“Talk to somebody who is blind – individual mobility; giving purpose – that is worth working for" - Bosch Hungary SVP technical general manager Oliver Schatz

“Talk to somebody who is blind – individual mobility; giving purpose – that is worth working for" - Bosch Hungary SVP technical general manager Oliver Schatz

Bosch Hungary is highlighting the advantages for older and disabled people with the advent of autonomous vehicles as work to advance the concept gathers pace.

Much of the debate surrounding either semi or fully-autonomous vehicles has centred on the possibilities for able-bodied consumers, but there is a sizeable and growing elderly population who may see former mobility constraints eased as a result of the technology.

"My grandfather could afford his car and when he got older we realised he caused more accidents," said Bosch Hungary SVP technical, general manager, Oliver Schatz. "So we as a family took it away to protect him and others – he died angry about that.

"Talk to somebody who is blind – individual mobility; giving purpose – that is worth working for."

There are myriad challenges imposed by the new technology, not the least of which are insurance liability and infrastructure issues, along with a host of others, but a rising elderly base will not only impose societal challenges, it will potentially mean an increase in road accident rates.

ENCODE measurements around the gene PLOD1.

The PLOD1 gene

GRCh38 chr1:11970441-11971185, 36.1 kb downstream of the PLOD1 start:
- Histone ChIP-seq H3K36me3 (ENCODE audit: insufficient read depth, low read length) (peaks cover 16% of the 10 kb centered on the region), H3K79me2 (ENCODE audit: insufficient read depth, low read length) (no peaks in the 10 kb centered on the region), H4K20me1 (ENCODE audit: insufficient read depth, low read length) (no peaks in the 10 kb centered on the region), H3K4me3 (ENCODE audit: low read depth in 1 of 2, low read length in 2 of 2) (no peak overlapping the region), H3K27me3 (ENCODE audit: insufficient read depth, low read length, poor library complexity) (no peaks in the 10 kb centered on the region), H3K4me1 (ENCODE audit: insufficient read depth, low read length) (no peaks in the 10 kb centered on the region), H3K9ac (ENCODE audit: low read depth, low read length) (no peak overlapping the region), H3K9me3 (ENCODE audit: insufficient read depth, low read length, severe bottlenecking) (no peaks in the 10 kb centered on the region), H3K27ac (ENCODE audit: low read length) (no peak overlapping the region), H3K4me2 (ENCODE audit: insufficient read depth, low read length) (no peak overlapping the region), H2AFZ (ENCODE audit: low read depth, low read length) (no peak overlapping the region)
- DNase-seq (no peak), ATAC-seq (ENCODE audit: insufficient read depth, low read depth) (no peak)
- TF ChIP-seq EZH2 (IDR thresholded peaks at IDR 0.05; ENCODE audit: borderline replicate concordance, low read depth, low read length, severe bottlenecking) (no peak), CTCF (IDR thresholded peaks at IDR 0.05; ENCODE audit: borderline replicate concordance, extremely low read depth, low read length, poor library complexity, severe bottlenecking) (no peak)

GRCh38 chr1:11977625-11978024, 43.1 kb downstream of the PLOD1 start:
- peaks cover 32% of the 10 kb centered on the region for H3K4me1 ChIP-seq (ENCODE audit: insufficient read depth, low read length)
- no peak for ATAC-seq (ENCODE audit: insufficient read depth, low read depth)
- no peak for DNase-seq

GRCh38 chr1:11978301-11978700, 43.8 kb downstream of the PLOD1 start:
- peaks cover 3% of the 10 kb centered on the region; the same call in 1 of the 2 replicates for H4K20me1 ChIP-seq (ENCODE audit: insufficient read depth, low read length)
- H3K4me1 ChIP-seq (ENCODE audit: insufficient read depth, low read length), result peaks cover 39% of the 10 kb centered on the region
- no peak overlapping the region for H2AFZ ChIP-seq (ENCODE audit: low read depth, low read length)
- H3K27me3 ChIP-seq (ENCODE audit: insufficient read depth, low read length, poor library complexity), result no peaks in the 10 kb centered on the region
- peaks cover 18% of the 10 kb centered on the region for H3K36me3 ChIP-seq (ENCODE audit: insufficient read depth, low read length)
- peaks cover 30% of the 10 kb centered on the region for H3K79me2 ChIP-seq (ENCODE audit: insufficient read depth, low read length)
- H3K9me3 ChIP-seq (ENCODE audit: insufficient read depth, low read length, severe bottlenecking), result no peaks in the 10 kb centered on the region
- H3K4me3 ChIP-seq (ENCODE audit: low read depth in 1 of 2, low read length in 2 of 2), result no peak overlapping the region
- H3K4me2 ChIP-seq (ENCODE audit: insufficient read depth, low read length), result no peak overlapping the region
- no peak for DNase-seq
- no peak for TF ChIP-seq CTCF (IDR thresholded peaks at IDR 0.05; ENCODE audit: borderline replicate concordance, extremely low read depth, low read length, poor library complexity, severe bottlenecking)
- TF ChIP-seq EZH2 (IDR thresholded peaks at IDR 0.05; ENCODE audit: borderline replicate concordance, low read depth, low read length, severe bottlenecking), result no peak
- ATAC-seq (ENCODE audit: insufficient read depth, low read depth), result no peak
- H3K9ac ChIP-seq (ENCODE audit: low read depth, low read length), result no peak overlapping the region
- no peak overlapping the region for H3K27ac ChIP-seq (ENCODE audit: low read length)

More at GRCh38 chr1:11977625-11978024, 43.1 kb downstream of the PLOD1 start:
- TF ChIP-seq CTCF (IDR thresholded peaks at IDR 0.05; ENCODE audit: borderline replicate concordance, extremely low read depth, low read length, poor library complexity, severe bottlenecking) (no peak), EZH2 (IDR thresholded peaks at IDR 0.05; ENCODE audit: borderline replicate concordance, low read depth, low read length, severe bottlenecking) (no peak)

"[Around] 1.25m people die in road crashes every year – 70 people die in Europe every day [while] 90% of accidents [are] caused by human error," added Schatz. "What I cannot promise is there will be no accidents, but we can reduce [them] significantly.

"We try to create connected mobility, automated mobility and electrified mobility."

Bosch has a significant presence in Hungary with seven locations in the Visegrad 4 member, capitalising on good universities and access to skilled labour.

Evidence of the country's popularity with the manufacturing sector was given by Budapest University of Technology and Economics Associate Professor and head of department, Zslot Zzalay at the same conference in Prague, who also highlighted Hungary's automotive test track.

"There are four automotive OEMs in Hungary, 15 from the top 21 suppliers," he said. "Eight of them have relevant capacity in research and development in connected and automated vehicles.

"[Vehicles] can only be tested in an environment in relation to other vehicles. We formulated five layers: simulation, laboratory, proving ground, limited public roads and public roads.

"We feel this investment [track] made by the Hungarian government is essential but it is not enough. We feel all these issues should be addressed in order to be successful and in order to be able to create a friendly environment for the industry. Not only automotive, but telecoms and IT."

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